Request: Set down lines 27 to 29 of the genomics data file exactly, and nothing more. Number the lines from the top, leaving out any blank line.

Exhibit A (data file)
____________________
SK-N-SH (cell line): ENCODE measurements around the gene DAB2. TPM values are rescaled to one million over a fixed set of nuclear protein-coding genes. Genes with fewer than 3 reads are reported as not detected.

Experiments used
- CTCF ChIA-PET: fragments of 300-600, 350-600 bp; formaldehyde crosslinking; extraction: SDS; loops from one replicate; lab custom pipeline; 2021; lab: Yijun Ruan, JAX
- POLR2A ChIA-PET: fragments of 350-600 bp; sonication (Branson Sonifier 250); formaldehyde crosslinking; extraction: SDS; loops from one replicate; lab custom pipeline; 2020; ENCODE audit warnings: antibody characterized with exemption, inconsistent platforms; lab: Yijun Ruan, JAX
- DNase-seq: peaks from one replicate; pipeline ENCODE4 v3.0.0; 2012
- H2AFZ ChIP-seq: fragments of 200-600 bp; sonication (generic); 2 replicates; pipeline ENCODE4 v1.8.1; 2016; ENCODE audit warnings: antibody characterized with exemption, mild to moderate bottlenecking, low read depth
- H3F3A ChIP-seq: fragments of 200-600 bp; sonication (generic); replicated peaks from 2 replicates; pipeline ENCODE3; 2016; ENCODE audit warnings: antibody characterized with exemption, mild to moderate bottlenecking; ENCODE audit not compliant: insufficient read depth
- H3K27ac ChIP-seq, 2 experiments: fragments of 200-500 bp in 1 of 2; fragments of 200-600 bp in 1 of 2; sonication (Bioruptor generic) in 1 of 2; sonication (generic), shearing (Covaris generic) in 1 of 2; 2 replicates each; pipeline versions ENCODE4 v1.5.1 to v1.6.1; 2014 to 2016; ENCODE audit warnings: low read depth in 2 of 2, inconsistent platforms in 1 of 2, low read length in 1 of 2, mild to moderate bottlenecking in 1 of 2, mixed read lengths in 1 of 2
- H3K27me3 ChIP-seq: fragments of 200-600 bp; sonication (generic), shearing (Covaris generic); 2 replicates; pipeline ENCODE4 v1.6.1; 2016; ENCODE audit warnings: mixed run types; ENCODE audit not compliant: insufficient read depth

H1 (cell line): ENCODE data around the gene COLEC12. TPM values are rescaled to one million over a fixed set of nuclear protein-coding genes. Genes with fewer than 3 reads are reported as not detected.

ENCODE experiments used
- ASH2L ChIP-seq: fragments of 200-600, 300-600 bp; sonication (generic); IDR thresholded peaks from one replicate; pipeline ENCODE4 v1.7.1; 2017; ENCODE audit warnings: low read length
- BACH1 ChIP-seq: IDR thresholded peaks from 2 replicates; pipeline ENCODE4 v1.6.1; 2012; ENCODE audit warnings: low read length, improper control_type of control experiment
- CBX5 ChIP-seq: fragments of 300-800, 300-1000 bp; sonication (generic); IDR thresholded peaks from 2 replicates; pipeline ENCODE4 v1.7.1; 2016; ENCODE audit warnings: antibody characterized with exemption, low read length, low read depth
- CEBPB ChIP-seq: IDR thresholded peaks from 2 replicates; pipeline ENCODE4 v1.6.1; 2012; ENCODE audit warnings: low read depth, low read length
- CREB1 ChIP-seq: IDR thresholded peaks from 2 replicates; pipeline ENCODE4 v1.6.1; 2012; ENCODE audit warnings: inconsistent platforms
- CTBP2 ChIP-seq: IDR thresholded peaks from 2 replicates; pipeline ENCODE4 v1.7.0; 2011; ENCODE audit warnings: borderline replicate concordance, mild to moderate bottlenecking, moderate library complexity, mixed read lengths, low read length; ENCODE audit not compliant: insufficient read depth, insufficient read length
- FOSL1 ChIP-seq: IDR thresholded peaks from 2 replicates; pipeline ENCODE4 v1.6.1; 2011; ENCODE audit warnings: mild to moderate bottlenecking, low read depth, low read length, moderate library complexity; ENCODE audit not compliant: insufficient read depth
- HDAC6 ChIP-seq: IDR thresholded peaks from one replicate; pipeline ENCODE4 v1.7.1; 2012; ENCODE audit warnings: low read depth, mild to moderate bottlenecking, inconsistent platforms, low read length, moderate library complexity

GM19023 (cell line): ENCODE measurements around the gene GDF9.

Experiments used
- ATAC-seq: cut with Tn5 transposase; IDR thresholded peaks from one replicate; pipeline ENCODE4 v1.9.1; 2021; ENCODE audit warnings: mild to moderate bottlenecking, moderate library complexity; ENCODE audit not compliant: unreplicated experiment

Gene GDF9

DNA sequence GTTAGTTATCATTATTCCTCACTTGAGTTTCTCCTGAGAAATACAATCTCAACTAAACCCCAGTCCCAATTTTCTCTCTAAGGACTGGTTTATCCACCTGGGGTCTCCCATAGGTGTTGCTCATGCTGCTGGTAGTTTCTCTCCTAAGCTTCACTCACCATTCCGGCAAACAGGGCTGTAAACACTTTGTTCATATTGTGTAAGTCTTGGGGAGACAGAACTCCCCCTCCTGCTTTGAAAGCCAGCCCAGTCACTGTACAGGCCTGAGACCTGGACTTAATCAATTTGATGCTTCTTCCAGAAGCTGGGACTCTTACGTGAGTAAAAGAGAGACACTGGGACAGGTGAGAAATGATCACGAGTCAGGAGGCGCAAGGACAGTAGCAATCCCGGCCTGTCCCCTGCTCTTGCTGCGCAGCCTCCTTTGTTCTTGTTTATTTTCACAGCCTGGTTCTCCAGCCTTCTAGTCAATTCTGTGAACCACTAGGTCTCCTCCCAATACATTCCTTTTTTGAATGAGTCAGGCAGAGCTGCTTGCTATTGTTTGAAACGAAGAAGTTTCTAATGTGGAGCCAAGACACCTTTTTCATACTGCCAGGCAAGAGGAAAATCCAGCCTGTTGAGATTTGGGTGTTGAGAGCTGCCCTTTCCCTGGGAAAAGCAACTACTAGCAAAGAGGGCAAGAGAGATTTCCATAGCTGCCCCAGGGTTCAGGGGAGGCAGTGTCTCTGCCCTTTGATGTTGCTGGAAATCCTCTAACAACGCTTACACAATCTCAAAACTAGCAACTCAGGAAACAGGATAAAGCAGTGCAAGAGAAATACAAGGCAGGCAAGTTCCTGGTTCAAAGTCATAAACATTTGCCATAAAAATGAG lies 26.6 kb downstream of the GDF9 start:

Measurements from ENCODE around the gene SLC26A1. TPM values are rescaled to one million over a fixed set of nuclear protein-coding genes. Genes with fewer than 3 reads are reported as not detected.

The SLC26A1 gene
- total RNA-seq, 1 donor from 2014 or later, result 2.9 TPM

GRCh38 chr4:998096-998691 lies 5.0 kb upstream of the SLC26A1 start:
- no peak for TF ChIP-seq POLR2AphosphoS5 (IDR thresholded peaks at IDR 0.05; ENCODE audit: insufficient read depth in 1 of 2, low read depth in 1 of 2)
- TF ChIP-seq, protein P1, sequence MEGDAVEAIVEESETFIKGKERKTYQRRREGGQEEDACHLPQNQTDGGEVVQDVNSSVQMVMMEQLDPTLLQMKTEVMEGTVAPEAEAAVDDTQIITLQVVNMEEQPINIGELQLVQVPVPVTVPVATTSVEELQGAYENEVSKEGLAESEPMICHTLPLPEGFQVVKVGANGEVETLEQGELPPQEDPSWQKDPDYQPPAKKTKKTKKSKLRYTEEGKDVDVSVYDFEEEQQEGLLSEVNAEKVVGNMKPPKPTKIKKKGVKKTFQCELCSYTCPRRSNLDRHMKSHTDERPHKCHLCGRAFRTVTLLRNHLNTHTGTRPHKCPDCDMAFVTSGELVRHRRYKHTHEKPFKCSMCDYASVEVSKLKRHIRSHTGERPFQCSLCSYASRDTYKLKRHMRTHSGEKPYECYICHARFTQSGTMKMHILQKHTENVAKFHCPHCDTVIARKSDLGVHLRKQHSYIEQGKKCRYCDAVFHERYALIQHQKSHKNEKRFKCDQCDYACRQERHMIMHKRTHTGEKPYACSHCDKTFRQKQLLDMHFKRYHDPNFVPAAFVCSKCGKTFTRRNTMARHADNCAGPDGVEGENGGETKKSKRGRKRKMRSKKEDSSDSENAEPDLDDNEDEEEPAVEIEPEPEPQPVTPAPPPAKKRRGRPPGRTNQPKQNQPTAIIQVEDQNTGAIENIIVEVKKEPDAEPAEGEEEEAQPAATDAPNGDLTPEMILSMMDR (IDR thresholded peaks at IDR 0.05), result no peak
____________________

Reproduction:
- total RNA-seq, 1 donor from 2014 or later, result 2.9 TPM

GRCh38 chr4:998096-998691 lies 5.0 kb upstream of the SLC26A1 start:
- no peak for TF ChIP-seq POLR2AphosphoS5 (IDR thresholded peaks at IDR 0.05; ENCODE audit: insufficient read depth in 1 of 2, low read depth in 1 of 2)